Colorectal Cancer and Fatigue
How Does Exercise Impact Energy Level?
Decreased physical activity, which may be the result of colorectal cancer or its treatment, can lead to tiredness and lack of energy. Scientists have found that even healthy athletes forced to spend extended periods in bed or sitting in chairs develop feelings of anxiety, depression, weakness, fatigue, and nausea.
Regular, moderate exercise can decrease these feelings, help you stay active, and increase your energy. Even during cancer therapy, it is often possible to continue exercising. Exercise also improves the outcome of patients with colorectal cancer.
Here are some guidelines to keep in mind:
- Check with your doctor before beginning an exercise program.
- A good exercise program starts slowly, allowing your body time to adjust.
- Keep a regular exercise schedule. Exercise at least 3 times a week.
- The right kind of exercise never makes you feel sore, stiff, or exhausted. If you experience soreness, stiffness, exhaustion, or feel out of breath as a result of your exercise, you are overdoing it.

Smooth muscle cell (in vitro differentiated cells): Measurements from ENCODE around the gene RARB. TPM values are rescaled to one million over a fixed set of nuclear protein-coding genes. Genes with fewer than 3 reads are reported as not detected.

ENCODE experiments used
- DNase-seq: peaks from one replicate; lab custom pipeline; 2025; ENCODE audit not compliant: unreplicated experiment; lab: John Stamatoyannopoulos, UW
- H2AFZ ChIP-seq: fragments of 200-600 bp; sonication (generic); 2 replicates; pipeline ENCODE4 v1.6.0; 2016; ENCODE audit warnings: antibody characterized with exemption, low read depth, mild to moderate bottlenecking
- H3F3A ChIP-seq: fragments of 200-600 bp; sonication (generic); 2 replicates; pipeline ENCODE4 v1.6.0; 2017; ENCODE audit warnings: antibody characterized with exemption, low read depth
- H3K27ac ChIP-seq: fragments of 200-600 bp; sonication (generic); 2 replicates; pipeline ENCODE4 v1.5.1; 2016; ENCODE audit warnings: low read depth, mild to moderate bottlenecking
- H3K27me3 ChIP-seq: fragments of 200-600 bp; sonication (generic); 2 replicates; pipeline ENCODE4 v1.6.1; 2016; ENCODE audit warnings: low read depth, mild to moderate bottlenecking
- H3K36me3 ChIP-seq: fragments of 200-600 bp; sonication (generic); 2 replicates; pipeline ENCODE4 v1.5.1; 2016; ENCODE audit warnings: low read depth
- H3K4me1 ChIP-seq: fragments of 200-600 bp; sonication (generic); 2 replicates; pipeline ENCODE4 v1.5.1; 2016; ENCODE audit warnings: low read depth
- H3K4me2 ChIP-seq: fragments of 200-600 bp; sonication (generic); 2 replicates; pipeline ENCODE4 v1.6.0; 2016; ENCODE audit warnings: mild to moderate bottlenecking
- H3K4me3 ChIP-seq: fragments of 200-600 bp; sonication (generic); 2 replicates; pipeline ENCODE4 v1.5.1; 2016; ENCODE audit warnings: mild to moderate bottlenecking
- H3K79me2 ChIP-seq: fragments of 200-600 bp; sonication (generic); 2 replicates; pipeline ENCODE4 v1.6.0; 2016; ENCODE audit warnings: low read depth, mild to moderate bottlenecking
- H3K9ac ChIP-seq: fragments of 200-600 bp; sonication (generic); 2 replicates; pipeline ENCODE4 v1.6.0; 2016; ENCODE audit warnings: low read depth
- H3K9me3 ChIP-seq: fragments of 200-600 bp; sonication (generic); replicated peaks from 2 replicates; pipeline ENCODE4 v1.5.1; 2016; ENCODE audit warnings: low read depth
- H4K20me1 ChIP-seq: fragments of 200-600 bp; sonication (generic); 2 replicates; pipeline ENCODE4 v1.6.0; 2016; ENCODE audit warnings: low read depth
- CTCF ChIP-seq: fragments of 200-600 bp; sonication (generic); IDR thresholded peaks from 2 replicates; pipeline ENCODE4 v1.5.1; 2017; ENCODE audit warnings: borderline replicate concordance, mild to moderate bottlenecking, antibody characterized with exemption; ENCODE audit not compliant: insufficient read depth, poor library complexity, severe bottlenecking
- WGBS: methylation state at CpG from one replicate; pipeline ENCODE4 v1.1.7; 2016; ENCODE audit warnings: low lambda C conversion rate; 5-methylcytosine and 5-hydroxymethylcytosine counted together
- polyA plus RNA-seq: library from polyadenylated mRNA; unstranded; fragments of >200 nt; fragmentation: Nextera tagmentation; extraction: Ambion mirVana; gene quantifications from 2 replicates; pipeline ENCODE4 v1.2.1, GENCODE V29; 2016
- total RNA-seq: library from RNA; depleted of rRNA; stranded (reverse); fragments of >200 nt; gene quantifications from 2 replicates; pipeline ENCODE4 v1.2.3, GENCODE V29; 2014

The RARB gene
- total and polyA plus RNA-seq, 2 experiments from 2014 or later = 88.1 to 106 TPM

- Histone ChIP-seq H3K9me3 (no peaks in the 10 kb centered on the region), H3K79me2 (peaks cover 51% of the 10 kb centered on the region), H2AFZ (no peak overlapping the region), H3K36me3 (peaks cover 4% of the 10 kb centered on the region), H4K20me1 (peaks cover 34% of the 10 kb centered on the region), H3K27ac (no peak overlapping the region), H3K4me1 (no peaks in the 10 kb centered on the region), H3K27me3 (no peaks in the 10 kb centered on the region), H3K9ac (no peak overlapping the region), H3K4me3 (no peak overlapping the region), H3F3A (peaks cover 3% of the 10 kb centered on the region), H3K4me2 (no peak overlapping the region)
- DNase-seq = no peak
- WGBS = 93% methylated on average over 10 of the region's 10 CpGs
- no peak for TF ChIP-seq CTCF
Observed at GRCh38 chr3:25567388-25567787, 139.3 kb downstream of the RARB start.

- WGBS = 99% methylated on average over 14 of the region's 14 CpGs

- Most exercises are safe, as long as you exercise with caution and don't overdo it. The safest and most productive activities are swimming, brisk walking, indoor stationary cycling, and low impact aerobics (taught by a certified instructor). These activities carry little risk of injury and benefit your entire body.
How Can I Manage My Stress While I Have Colorectal Cancer?
Managing stress can play an important role in combating the fatigue that be an effect of colorectal cancer. Here are some suggestions that may help:
Adjust your expectations. For example, if you have a list of 10 things you want to accomplish today, pare it down to 2 and leave the rest for other days. A sense of accomplishment goes a long way to reducing stress.
Help others understand and support you. Family and friends can be helpful if they can "put themselves in your shoes" and understand what fatigue means to you. Cancer groups also can be a source of support -- other people with cancer understand what you are going through.
such as audiotapes that teach deep breathing or visualization can help reduce stress.
Activities that divert your attention away from fatigue can also be helpful. For example, activities such as knitting, reading, or listening to music require little physical energy.
If your stress seems out of control, talk to a health care professional.